By Scott Keith –
“But in your hearts honor Christ the Lord as holy, always being prepared to make a defense to anyone who asks you for a reason for the hope that is in you; yet do it with gentleness and respect…” 1 Peter 3:15
What does it mean to give a defense of the Christian faith? Discovering a valid answer to this question has occupied a goodly portion of my life. I, like most apologists, use the verse listed above from First Peter to defend the idea of giving a defense. The Greek word most relied upon is ἀπολογία, which means intelligent reasoning–a properly or a well-reasoned reply; a thought-out response to adequately address the issue(s) that is raised. This is of course not the only passage from Scripture that tells the Christian to or implies that they should have the ability to elucidate to a doubter the validity of the Christian claim. Here I think most of First Corinthians fifteen, Paul before the pagans on the Areopagus (Mars Hill) in Acts Seventeen, as well as Paul’s explanation of the natural knowledge of God which can be obtained through natural revelation in Romans one and two.
Much of my theological training has involved extensive education in how to give a defense. Most of my teaching in churches and classrooms has centered on evangelism and apologetics and does to this day. In fact, I consider my book a work of apologetics in that it “gives a defense” of the idea of a good and gracious God from the idea of a good and gracious father. It utilizes the concept of an analogia entis, or an analogy of being, as taught by Thomas Aquinas. The idea is that a good and gracious dad is not just like a good and gracious God, nor is he unlike that God, but rather, he is an analogy or foggy picture of a God who is both good and gracious. This God has given us fathers to be His priests in the home, pictures of His grace, and point their children to Him.
I have said many times on this blog that I owe most of what I know to Dr. Rod Rosenbladt. This is most certainly true. Dad Rod has guided me, formed me, and pointed me toward an understanding of the need to share and defend the faith to those that are outside of the Church. But Dr. Rosenbladt had a teacher too. Rod’s mentor and main influence was Dr. John Warwick Montgomery. Dr. Montgomery is considered by many to be the foremost living apologist for biblical Christianity. Dr. Rosenbladt studied under Dr. Montgomery at Trinity Evangelical Divinity School, Deerfield, IL, where Dr. Montgomery served as Professor of Church History, 1964-1974, and Chair of the Division of Church History and History of Christian Thought. Rod, in turn, passed what he learned from Dr. Montgomery on to his students at Westmont and Concordia University Irvine.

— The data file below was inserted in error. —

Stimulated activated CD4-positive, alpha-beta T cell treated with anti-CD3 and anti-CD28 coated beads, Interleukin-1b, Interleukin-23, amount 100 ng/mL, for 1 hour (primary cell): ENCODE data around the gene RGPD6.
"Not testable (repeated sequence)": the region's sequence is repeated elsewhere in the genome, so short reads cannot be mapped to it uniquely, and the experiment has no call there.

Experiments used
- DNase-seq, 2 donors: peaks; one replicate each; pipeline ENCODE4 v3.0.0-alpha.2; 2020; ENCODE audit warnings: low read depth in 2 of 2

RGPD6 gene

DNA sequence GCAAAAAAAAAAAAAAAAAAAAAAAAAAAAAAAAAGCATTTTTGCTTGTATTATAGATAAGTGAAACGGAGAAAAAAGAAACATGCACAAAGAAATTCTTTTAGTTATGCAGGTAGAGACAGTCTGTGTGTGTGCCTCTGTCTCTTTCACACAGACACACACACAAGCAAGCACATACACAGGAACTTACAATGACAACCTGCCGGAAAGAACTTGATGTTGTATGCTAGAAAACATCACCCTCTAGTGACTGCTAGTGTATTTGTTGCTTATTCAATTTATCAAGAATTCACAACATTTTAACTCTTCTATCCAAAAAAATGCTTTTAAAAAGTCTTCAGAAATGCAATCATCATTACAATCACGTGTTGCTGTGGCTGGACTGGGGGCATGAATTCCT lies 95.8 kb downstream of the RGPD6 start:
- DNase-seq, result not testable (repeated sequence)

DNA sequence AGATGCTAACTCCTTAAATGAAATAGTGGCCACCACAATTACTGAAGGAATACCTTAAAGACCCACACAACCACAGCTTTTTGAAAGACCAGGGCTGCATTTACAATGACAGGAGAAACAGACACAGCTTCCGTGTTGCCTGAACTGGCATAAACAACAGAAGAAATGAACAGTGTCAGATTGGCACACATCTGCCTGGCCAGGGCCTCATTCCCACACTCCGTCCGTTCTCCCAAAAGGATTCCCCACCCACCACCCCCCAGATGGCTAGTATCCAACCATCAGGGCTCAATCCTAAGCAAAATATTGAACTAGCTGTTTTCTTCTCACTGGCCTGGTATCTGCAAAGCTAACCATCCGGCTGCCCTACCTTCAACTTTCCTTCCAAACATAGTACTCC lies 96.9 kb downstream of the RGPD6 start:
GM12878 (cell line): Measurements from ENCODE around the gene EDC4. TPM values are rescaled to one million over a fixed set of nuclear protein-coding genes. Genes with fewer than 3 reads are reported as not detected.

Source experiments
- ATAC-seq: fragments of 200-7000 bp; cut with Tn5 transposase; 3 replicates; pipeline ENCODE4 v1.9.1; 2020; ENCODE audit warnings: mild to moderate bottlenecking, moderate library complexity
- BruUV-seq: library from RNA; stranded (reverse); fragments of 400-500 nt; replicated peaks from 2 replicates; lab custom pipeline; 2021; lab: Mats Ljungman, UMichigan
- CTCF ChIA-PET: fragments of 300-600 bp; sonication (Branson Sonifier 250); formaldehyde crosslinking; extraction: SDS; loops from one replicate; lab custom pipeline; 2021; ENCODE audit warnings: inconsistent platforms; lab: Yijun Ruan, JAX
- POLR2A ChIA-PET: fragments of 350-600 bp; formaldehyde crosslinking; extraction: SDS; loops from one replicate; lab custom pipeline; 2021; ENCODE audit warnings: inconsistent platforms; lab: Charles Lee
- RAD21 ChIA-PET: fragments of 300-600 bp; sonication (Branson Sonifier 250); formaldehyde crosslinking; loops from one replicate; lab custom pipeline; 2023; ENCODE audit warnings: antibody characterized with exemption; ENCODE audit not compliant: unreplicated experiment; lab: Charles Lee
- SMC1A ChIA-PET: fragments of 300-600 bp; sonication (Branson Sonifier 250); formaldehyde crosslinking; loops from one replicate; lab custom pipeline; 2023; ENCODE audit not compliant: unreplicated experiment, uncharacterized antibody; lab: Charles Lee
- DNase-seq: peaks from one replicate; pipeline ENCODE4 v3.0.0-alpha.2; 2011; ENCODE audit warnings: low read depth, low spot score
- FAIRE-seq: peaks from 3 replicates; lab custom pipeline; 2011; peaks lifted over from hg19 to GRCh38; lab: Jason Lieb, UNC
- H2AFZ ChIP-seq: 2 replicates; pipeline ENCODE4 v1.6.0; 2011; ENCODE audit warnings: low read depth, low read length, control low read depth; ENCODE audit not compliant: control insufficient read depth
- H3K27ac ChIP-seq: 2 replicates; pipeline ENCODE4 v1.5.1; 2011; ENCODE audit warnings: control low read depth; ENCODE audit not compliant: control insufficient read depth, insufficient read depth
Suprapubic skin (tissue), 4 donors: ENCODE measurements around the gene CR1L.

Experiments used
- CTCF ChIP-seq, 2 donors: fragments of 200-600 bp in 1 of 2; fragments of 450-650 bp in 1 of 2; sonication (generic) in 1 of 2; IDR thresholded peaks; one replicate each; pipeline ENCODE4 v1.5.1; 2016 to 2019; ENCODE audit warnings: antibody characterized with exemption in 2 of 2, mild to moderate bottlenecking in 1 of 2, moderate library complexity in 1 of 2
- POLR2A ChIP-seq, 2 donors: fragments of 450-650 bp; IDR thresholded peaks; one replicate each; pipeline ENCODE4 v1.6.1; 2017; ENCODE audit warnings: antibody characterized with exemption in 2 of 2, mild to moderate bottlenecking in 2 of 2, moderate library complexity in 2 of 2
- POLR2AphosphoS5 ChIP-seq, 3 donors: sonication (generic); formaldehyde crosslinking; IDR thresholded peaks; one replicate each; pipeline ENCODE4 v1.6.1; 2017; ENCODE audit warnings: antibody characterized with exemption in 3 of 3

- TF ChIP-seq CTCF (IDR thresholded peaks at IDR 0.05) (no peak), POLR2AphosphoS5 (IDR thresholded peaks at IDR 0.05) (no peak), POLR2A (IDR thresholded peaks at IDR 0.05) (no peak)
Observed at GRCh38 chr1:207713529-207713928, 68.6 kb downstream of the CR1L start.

Dr. Montgomery’s road to Christianity was a rocky one, which seems to be what motivated him to dedicate his life to the task of being an able apologist. “To use C. S. Lewis’s words, ‘John Warwick Montgomery was brought over the threshold of the Christian faith kicking and struggling.’ The year was 1949. The place, Cornell University, Ithaca, New York. Herman John Eckelmann, a persistent engineering student, succeeded in goading Montgomery into religious discussions. Montgomery, a philosophy major disinterested in religion, found himself forced to consider seriously the claims of Jesus Christ in the New Testament in order to preserve big intellectual integrity. After no mean struggle, he acknowledged his rebellion against God and asked His forgiveness.”
At Rod’s instigation, I too studied under Dr. Montgomery for a brief time. In 1997, I, along with Pastor Koch, traveled to Strasbourg France to participate in what I think was the first annual International Academy of Apologetics, Evangelism, and Human Rights. For two weeks, Pastor Koch and I learned:
1) To evangelize first.
2) Not to give people problems they don’t already have.
3) Evangelize again.
4) Remove the intellectual obstacles on the road to the cross.
5) Defend the veracity of the New Testament documents.
6) Understand and defend the validated claims of Christ in the New Testament.
7) Present a Christ who claimed to be God and proved it by forgiving sins, fulfilling prophecies, performing miracles, raising people from the dead, and finally raising Himself from the grave as the first fruits of our resurrection.
8) To show that Christ was either a liar, a lunatic, or our Lord, and Savior.
9) Oh yeah, it seems like we’ve already been evangelizing, but do it again for good measure.
10) Lastly, to understand that when finally, one does come to the faith, that it is the power of God alone, through the work of the Holy Spirit, by means of the proclaimed Gospel that has brought him there.
Dr. Montgomery is the author of over one hundred scholarly journal articles and more than fifty books, most of which are available at 1517 the Legacy Project. He is internationally regarded as a theologian, apologist, and lawyer. He is truly the General of the Lutheran apologetics movement, and his boots are on the ground in Southern California. He lectured at Concordia University Irvine today, October 19, 2015. It will be a rare opportunity to hear him speak in person. His topic: “A Lawyer’s Defense of Christianity.” If you are in the area, I highly recommend you try to make your way to Concordia to hear him speak for a night that is sure to include some marching orders from the General himself.